Can the Metropolitan Police rebuild public trust?

Hunt for a police chief beings as Cressida Dick steps down from top job

Metropolitan Police
(Image credit: N/A)

A search is underway for Cressida Dick’s successor after she stood down last night as commissioner of the Metropolitan Police amid mounting tension with Sadiq Khan

Dick resigned the £230,000 a year role after the mayor of London accused her of failing to deal with a culture of misogyny and racism within the force.

She told reporters she was left with “no choice” but to step aside after Khan made it clear that he had no confidence in her leadership. The announcement came after the mayor said public trust in the Met had been “shattered” by recent scandals.

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No way back

Khan had demanded a plan from the police commissioner on how the force would “win back the trust and confidence” of the public prior to her resignation.

He said he was “disgusted and angry” about the litany of police failings that has come to light in recent months, and was therefore prepared to “take action” against Dick unless she offered a convincing plan to restore the public’s “knocked and shattered” confidence.

His intervention came after a probe into the behaviour of 14 police officers based in Charing Cross uncovered a series of messages, sent between 2016 and 2018, where officers joked about rape and made homophobic, racist and misogynistic comments.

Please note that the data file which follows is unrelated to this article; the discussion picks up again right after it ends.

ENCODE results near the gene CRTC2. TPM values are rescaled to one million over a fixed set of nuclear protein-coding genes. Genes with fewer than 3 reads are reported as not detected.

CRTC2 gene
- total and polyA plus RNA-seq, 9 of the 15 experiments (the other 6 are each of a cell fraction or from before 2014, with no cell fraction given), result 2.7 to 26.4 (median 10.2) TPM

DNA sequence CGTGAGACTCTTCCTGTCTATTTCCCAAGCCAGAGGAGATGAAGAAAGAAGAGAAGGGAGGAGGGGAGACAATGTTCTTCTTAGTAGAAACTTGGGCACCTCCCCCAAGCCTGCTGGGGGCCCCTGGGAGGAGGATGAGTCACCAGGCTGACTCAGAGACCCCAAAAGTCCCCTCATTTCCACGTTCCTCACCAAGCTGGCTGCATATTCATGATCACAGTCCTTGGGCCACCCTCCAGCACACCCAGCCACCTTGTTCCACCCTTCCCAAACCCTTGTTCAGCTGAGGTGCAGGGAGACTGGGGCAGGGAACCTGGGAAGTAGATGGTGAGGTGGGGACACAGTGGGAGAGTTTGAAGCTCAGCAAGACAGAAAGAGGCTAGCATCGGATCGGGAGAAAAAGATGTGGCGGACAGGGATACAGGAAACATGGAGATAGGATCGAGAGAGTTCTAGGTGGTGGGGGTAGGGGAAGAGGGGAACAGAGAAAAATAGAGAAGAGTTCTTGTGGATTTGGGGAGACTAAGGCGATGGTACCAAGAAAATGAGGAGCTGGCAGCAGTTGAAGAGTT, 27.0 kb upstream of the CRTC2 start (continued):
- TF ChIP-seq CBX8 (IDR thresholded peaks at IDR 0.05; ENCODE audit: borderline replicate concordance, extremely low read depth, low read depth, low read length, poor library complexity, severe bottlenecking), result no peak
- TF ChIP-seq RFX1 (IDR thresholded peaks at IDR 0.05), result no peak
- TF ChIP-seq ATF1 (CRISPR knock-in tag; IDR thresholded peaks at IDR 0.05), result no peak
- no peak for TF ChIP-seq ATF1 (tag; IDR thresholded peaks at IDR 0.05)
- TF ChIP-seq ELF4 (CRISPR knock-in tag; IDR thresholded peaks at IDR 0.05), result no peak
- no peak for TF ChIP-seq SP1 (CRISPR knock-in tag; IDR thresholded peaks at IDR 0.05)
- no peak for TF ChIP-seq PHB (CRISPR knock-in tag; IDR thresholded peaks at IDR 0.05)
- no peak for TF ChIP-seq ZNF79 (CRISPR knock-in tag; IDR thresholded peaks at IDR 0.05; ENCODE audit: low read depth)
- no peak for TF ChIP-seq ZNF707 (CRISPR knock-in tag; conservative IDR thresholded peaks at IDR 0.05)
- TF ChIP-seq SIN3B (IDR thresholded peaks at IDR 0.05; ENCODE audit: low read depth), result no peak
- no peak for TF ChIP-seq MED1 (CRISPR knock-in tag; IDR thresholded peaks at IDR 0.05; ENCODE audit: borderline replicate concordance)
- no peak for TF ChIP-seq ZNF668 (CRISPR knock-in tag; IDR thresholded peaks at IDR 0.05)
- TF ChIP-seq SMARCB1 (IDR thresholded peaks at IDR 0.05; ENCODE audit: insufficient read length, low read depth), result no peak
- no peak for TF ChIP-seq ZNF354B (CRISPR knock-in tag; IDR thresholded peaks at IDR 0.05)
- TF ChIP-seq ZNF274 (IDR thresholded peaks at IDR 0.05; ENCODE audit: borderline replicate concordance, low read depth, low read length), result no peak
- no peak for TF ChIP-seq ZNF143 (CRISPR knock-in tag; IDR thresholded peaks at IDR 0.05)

The Independent Office for Police Conduct branded the messages as “disgraceful” and made 15 recommendations on how the culture within the Met can be overhauled. It also warned the actions were “not isolated or simply the behaviour of a few ‘bad apples’”.

Speaking to BBC Radio 4’s Today programme, Khan said he had told Dick to produce a “response to the examples not of one officer [but] 14 officers being involved in racist, sexist, misogynistic, homophobic, antisemitic, Islamophobic and the like behaviour”. He also said he had asked to see what “her plans are to win back the trust and confidence” of the public and that his support for Dick had been “contingent upon the response”.

‘A series of scandals’

Khan he repeatedly questioned whether the culture of the force had “fostered a series of scandals”, said The Guardian.

Recent scandals include two officers taking photographs at the scene where two sisters lay murdered in a northwest London park, as well as the Metropolitan Police’s leadership’s mishandling of the Sarah Everard case, who was kidnapped, raped and murdered by a serving police officer.

At the time, Dick said she recognised that “a precious bond of trust has been damaged” between the public and the police, and she would ensure that lessons were learned from the case.

She faced pressure to resign then, and several “high-profile” figures wrote an open letter accusing her of “presiding over a culture of incompetence and cover-up”, said the BBC.

In the weeks following Everard’s murder, a YouGov survey for the End Violence Against Women coalition found 47% of women and 40% of men reported declining trust in the police.

Home Secretary Priti Patel said at the time that “serious questions” needed to be answered by Scotland Yard, but ultimately backed Dick, whose contract as the head of London’s police force had been extended by another two years that month.